He read books by authors such as W.E.B. Du Bois, Booker T.Washington, Frederick Douglass, Mahatma Gandhi, Leo Tolstoy, John Locke, David Hume, Voltaire, Thomas Paine, Ralph Waldo Emerson, Henry David Thoreau, William Shakespeare, Charles Dickens, Mark Twain, Edgar Allan Poe, Herman Melville, Nathaniel Hawthorne, George Bernard Shaw, H.G. Wells .

He also read dictionaries and encyclopedias to improve his vocabulary and knowledge.

Malcolm’s prison education transformed him into a new person.

He changed his name from Malcolm Little to Malcolm X to signify his rejection of his slave name and his unknown African ancestry.

He converted to Islam and became a devout follower of Elijah Muhammad. He quit smoking, drinking, gambling, and using drugs.

He became disciplined, focused, and determined to make a difference in the world.

Post-Prison Education and Activism

Malcolm was released from prison in 1952 after serving six years.

He became a minister for the NOI and traveled across the country to spread its teachings and recruit new members.

He established mosques in Boston, Philadelphia, Atlanta , Harlem, Chicago , Detroit , Los Angeles , San Francisco , Newark , Washington D.C., Baltimore , Cleveland , Houston , Miami , New Orleans , Denver , Seattle , Portland , Phoenix , Milwaukee , St Louis , Omaha , Minneapolis , Indianapolis , Cincinnati , Louisville , Memphis , Nashville , and other cities.

He also became the editor of the NOI’s newspaper, Muhammad Speaks, which he used to disseminate his views and opinions.

Malcolm continued his education by reading newspapers, magazines, journals, and books on current affairs and world events.

He also listened to radio broadcasts and watched television programs.

He became aware of the civil rights movement, the anti-colonial struggle, the Cold War, the Cuban Revolution, the Vietnam War, and other issues that affected Black people and oppressed people around the world.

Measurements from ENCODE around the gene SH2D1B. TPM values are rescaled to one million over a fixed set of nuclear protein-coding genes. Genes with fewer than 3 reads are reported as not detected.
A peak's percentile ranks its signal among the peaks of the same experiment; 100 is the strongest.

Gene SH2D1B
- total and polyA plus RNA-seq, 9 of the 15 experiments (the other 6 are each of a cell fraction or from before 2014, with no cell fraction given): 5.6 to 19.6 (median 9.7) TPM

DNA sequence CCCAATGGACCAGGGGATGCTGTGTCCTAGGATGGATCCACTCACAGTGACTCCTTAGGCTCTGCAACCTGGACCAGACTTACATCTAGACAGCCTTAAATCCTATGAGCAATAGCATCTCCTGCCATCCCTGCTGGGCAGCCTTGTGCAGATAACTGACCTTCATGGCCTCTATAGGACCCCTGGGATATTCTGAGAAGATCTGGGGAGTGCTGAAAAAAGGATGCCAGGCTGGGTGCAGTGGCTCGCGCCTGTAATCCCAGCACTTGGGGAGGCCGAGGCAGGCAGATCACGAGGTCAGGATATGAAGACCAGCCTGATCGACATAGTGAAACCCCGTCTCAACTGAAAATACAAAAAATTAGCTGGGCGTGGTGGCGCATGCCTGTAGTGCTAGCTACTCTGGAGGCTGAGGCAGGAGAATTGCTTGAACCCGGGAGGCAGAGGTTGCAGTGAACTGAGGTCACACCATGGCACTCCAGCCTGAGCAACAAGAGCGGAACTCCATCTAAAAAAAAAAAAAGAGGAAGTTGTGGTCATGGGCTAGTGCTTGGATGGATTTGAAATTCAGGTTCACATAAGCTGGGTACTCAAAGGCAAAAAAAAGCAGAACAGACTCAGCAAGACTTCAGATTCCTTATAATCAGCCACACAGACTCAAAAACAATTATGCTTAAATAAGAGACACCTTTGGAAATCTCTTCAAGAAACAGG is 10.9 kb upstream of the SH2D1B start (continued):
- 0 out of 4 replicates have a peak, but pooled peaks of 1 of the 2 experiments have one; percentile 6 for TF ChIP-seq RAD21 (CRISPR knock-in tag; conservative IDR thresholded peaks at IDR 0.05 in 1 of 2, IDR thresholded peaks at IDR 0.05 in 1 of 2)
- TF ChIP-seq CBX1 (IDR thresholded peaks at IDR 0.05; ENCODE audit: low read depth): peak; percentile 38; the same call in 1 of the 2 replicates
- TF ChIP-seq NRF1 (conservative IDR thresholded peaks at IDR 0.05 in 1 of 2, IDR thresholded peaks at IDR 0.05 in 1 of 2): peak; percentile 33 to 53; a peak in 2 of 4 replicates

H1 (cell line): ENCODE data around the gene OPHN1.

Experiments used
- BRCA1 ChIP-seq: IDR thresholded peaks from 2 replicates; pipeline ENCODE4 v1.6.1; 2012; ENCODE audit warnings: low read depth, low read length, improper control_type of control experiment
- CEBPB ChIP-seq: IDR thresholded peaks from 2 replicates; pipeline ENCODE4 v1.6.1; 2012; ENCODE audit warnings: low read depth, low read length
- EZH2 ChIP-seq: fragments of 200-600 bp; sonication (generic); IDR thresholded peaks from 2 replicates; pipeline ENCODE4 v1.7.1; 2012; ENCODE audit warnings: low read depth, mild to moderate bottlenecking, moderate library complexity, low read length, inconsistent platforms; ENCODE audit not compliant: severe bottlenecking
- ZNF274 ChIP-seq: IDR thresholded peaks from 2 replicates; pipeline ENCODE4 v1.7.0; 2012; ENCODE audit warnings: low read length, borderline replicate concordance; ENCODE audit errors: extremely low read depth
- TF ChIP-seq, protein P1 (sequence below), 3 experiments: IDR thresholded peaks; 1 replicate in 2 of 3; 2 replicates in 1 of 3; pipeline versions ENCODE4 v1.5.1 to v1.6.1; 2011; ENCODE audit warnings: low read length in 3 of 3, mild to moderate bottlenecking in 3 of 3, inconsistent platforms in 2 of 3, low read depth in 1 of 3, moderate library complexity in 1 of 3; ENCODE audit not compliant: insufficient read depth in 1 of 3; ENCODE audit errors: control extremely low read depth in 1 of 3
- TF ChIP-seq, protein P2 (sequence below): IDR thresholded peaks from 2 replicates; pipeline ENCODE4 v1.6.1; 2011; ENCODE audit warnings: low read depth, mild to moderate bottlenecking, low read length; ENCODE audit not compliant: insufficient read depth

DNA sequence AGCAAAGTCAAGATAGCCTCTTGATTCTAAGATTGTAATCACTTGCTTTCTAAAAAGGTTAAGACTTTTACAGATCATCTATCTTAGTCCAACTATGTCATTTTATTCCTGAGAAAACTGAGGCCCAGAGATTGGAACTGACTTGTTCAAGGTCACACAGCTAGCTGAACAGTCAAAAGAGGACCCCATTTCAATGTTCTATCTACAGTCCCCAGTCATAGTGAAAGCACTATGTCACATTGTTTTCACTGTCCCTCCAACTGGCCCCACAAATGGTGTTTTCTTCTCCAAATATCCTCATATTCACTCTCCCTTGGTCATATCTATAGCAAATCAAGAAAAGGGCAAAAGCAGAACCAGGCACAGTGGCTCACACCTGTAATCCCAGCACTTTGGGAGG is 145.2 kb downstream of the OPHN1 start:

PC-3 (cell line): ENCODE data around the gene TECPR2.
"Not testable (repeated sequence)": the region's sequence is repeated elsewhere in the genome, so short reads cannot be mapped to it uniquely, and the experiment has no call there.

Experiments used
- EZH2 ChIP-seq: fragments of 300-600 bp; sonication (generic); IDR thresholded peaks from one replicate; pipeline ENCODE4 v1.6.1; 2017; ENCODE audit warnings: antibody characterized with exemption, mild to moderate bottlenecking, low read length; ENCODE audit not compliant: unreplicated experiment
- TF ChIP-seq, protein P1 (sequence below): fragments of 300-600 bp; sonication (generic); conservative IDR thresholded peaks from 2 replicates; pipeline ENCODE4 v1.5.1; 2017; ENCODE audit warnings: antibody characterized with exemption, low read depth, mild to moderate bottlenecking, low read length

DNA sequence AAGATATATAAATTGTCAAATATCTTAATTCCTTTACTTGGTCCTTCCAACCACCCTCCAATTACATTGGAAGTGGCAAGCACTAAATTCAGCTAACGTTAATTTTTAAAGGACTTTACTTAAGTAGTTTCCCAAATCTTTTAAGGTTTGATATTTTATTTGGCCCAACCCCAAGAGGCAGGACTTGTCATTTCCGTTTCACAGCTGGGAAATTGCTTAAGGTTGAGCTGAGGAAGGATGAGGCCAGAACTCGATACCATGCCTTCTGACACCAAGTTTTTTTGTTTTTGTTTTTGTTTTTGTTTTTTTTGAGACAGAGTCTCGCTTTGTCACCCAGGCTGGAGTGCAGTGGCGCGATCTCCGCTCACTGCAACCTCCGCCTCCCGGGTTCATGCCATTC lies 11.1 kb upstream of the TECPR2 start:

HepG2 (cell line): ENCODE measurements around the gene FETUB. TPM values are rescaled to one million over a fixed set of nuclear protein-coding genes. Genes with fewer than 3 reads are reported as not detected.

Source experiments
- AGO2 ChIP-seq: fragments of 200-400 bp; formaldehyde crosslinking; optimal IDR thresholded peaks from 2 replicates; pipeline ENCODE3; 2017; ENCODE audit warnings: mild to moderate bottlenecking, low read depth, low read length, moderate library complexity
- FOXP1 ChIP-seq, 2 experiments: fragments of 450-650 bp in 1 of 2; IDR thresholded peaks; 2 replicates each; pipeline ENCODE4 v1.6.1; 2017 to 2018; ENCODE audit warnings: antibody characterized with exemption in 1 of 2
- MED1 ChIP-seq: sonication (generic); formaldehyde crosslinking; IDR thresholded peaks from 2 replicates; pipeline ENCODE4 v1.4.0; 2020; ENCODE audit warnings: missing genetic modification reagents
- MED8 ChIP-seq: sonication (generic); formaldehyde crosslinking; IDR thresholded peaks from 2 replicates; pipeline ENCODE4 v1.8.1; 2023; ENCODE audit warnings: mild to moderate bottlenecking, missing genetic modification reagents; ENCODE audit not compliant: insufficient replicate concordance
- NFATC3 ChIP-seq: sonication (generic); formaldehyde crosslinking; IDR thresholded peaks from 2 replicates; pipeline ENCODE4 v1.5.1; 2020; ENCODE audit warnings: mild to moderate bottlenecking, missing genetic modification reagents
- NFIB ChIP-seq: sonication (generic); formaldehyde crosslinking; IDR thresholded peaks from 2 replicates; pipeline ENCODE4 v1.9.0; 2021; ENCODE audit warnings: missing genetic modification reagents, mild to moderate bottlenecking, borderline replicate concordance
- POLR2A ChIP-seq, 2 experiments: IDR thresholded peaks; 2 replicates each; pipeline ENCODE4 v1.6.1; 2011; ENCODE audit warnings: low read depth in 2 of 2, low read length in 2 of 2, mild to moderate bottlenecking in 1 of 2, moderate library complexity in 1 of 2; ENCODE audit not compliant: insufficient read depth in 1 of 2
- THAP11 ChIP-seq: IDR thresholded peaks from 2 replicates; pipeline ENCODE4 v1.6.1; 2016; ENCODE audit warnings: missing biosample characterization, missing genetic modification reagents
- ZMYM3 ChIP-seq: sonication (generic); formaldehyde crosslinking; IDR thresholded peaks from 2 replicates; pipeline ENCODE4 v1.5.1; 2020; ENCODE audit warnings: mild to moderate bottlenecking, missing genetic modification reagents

He also learned from his interactions with people from different backgrounds, cultures, religions, and ideologies.

He met with leaders such as Martin Luther King Jr., Fidel Castro, Kwame Nkrumah, Gamal Abdel Nasser, Jawaharlal Nehru, Sukarno, Ahmed Ben Bella , and others.

Malcolm became a prominent and influential figure in the Black community and beyond.

He was admired for his eloquence, charisma, courage, and intelligence.

He was also feared and hated by his enemies, who saw him as a radical, a demagogue, a separatist, and a threat.

He challenged the status quo and advocated for Black nationalism, self-defense, self-reliance, self-respect, and self-determination.

He criticized the racism, injustice, violence, and hypocrisy of white America and its allies.

He also criticized the civil rights movement for being too moderate, passive, and dependent on white support.

He called for Black unity and solidarity with other oppressed people around the world.

Final Education and Legacy

Malcolm’s education took a new turn in 1964 when he broke away from the NOI after discovering the moral and financial corruption of Elijah Muhammad. He also became disillusion.